Bikes We Ride: Patrick's Kona Libre Custom Build
We’re all about pushing things further here at Astral. When we aren’t working, we’re riding bikes. Some might say, “too much.” (What the hell does that even mean?) Our guy, Patrick Means, is no exception. He claims his years as a go-fast racer are in the rear-view, but he still gets out and rips at every opportunity - often on his mountain bike and carrying a camera.
His new Kona Libre is a “curly-bar” bike built to withstand the wild adventures he drops into. Falling on the rowdy, MTB-oriented side of the gravel-bike spectrum, it sports a purpose-built parts selection geared towards fun. It ain’t no gold-chain show-bike. This is a workhorse. “I’d rather ride my bike than wash it.” Patrick says. “A bicycle is a tool, not something I ogle in the garage.”
Patrick’s humbleness aside, the rip-ready parts spec on this unique rig make it worth a second glance. Here’s what he has to say about the build highlights:
- A rear fender out here [the PNW] is a must! It’s not surprising how cold you can get with a river of icy muddy water running down your butt-crack. Body heat is precious this time of year.
- Astral Outback CLD Carbon wheelset. On a ‘gravel’ bike, these are game-changers! I didn’t realize how much sidewall support you get from an internal width 25mm rim, and how that translates into the ride experience. Even at pressures in the low 20s, hard cornering felt really stable, with very little wobble or squirm that’s typically associated with running skinny tires at lower pressures.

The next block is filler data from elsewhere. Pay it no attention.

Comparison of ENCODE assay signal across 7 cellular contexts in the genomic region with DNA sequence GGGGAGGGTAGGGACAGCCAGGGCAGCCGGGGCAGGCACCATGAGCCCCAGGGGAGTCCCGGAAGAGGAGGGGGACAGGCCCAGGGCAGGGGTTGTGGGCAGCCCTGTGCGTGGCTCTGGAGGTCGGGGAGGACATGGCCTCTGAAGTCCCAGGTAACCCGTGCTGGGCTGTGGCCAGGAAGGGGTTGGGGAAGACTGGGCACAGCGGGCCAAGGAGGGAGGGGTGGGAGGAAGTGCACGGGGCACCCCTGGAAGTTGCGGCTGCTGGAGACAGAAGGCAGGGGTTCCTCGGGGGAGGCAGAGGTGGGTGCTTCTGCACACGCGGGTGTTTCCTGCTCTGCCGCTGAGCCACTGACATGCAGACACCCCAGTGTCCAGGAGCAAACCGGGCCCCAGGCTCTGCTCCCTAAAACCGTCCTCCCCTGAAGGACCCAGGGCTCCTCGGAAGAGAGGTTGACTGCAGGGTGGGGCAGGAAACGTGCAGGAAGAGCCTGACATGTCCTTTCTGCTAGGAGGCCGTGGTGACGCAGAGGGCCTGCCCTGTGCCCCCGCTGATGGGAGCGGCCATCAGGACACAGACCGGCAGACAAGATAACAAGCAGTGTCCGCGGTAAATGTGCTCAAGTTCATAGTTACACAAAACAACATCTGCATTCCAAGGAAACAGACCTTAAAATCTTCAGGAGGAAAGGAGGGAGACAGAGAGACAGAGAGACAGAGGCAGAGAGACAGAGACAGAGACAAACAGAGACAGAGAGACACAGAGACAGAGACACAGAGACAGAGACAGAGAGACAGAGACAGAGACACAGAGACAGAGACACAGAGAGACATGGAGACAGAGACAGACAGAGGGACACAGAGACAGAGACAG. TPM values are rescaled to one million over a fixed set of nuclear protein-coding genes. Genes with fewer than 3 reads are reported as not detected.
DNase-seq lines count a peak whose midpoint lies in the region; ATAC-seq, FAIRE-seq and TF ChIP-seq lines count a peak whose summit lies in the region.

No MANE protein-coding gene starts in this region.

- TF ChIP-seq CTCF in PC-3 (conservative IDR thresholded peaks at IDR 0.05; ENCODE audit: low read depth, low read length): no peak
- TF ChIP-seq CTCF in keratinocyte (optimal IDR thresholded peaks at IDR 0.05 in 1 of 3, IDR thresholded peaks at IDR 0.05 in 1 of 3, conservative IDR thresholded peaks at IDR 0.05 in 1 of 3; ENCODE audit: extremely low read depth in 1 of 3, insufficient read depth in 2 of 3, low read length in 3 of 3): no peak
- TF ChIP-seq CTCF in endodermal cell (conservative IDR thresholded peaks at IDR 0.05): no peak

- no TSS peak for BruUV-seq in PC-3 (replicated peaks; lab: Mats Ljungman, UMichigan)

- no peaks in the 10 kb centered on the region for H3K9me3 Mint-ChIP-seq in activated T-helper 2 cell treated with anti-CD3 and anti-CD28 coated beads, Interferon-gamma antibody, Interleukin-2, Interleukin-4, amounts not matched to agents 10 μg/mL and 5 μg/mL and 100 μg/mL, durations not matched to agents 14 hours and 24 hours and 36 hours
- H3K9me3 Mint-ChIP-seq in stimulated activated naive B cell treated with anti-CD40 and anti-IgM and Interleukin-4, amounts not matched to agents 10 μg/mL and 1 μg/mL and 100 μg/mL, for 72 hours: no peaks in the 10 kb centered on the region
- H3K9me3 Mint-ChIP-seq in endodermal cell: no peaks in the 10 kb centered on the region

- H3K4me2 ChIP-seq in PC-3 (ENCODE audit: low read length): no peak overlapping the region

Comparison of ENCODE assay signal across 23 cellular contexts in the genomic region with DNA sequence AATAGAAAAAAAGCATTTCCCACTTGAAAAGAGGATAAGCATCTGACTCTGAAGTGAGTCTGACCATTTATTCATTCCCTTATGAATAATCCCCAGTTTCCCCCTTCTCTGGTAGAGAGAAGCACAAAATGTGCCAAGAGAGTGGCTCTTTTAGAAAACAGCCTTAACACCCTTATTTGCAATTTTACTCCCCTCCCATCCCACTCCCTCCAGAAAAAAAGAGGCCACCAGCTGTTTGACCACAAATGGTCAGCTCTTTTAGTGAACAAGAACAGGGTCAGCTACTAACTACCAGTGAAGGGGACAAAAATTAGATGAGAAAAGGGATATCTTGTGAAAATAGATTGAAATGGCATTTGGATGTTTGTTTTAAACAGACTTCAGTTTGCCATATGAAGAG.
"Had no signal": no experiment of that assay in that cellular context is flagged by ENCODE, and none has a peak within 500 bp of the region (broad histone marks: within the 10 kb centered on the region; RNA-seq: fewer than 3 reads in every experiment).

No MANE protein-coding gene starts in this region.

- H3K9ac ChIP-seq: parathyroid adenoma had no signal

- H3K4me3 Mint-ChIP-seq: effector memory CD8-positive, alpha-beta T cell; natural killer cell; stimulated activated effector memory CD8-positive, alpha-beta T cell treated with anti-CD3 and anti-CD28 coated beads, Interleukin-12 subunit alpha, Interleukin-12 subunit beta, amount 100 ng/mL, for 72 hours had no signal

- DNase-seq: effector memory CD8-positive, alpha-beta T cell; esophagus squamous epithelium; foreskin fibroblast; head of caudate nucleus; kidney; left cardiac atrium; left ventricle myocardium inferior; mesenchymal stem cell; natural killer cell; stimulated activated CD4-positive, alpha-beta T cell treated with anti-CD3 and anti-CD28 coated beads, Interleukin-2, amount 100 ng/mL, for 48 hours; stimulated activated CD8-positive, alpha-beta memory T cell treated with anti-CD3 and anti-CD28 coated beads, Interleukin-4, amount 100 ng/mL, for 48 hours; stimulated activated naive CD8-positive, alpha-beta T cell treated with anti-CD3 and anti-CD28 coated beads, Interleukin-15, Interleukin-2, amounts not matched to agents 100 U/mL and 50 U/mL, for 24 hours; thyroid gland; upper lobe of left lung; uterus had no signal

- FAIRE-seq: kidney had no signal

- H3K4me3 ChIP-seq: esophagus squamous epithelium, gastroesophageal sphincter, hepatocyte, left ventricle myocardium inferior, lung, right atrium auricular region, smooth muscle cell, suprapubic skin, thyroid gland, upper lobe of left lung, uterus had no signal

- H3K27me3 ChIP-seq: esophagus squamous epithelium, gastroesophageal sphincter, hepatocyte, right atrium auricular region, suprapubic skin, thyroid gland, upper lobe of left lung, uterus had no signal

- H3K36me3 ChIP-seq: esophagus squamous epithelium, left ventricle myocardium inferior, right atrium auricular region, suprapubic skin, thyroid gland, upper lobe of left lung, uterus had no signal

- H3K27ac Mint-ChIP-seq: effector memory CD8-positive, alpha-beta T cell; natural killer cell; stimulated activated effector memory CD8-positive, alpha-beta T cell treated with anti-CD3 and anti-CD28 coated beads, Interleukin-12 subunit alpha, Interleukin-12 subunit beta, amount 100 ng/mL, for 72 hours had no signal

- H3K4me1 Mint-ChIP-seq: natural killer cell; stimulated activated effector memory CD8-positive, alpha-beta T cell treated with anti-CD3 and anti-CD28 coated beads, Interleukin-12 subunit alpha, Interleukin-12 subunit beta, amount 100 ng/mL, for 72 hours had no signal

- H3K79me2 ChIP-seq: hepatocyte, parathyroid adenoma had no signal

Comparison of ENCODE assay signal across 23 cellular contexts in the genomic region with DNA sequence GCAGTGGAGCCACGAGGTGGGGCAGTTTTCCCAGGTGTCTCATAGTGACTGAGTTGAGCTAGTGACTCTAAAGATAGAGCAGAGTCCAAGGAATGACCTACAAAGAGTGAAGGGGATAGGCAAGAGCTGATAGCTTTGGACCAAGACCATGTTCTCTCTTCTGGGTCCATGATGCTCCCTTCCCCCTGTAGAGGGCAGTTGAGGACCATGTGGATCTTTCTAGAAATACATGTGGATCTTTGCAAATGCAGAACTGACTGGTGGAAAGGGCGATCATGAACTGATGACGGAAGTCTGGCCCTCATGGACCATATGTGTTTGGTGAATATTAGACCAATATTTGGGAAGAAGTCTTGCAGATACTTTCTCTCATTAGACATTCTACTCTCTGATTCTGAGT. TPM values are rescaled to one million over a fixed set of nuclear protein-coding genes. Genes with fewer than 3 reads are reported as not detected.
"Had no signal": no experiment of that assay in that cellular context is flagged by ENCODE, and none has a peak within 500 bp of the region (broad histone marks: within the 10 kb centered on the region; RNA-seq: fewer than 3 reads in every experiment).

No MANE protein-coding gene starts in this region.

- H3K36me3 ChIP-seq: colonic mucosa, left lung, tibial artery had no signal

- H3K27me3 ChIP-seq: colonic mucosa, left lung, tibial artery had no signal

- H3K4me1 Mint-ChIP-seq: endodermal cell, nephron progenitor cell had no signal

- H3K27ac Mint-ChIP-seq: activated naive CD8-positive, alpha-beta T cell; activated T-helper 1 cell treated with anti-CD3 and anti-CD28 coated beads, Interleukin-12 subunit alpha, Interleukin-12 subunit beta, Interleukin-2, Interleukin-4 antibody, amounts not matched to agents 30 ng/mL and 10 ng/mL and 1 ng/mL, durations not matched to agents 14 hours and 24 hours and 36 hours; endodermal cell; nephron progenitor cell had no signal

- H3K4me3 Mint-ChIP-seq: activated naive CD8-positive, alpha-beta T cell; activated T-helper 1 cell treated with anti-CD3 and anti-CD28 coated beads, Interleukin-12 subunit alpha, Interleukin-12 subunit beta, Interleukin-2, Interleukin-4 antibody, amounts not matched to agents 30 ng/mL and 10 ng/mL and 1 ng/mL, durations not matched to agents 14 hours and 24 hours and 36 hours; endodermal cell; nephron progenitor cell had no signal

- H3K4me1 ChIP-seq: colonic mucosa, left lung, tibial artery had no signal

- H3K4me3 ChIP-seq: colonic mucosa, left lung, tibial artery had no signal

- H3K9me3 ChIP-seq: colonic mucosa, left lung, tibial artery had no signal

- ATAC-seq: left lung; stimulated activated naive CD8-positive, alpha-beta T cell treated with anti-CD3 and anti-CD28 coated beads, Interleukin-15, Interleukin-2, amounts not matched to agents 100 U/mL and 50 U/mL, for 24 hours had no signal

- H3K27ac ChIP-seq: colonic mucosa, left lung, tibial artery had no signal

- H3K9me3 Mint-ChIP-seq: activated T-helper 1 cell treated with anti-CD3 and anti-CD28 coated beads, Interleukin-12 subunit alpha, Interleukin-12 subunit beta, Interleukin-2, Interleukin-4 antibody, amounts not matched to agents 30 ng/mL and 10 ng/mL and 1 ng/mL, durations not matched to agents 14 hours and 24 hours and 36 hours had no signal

- 43mm Panaracer Gravel King SK tires. These mounted up beautifully! They feel surprisingly quick on pavement, and at lower pressures, they find more traction in the mud than I was expectin
- OneUp Dropper post. This turns the bike into a singletrack machine! Sure, it’s not as fast as a mountain bike, but it’s super fun in a different way, and doesn’t feel as dangerous as when high-posting.
- The rest of the parts are fairly utilitarian. The kind of parts that when they are functioning correctly, you aren’t thinking about them. A 46cm wide, slightly flared handlebar. Shimano hydro brakes and mechanical shifting bits and pieces, ‘cause they work great.
- I prefer a double-ring, even on a bike like this. I know you can get a similar gear range with a single ring these days, but I enjoy the feeling of putting the chain in the big ring, and having a little tighter spacing between gears on that end of things.
All photos: Patrick Means